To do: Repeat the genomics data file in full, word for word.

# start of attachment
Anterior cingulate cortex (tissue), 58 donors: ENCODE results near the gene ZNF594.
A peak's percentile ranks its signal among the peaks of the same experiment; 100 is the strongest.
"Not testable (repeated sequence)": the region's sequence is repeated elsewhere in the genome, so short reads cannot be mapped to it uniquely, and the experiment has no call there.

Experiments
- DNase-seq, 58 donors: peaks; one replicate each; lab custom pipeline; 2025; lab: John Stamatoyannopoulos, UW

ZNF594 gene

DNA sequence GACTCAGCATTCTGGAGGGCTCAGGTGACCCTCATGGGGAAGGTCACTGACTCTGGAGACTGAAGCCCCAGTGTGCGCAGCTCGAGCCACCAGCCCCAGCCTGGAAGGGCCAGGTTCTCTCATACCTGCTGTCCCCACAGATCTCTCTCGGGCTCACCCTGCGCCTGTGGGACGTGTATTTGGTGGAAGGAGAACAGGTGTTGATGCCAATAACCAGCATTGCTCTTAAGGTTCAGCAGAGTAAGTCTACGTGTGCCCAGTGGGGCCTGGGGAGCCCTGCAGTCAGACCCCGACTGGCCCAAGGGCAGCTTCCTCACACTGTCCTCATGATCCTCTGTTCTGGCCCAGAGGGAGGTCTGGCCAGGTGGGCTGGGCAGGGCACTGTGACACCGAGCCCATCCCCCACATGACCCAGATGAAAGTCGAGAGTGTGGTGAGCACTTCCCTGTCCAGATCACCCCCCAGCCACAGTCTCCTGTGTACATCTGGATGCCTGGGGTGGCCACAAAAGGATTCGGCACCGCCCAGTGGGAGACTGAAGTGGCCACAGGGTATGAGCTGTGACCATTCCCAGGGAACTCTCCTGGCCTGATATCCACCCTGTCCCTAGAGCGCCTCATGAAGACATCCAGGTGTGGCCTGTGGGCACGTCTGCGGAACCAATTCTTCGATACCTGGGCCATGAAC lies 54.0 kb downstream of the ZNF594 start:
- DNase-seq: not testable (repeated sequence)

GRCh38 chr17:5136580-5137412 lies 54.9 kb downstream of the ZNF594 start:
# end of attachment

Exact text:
Anterior cingulate cortex (tissue), 58 donors: ENCODE results near the gene ZNF594.
A peak's percentile ranks its signal among the peaks of the same experiment; 100 is the strongest.
"Not testable (repeated sequence)": the region's sequence is repeated elsewhere in the genome, so short reads cannot be mapped to it uniquely, and the experiment has no call there.

Experiments
- DNase-seq, 58 donors: peaks; one replicate each; lab custom pipeline; 2025; lab: John Stamatoyannopoulos, UW

ZNF594 gene

DNA sequence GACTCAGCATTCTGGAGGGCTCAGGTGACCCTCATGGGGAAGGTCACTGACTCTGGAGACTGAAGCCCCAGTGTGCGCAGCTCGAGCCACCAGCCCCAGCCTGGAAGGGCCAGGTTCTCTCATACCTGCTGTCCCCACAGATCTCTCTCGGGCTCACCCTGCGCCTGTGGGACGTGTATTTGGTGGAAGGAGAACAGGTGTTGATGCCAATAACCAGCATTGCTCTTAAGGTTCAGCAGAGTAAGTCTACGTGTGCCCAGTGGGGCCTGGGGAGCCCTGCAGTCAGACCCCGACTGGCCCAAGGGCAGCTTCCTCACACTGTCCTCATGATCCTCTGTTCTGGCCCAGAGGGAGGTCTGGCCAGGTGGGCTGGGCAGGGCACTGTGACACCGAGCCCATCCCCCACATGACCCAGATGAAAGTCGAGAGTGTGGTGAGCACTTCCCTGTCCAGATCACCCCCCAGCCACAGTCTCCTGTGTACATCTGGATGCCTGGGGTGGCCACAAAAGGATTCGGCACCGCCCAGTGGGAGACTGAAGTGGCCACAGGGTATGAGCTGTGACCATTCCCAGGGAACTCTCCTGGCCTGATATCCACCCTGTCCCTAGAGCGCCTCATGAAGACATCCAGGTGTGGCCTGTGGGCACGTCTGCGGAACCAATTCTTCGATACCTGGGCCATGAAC lies 54.0 kb downstream of the ZNF594 start:
- DNase-seq: not testable (repeated sequence)

GRCh38 chr17:5136580-5137412 lies 54.9 kb downstream of the ZNF594 start: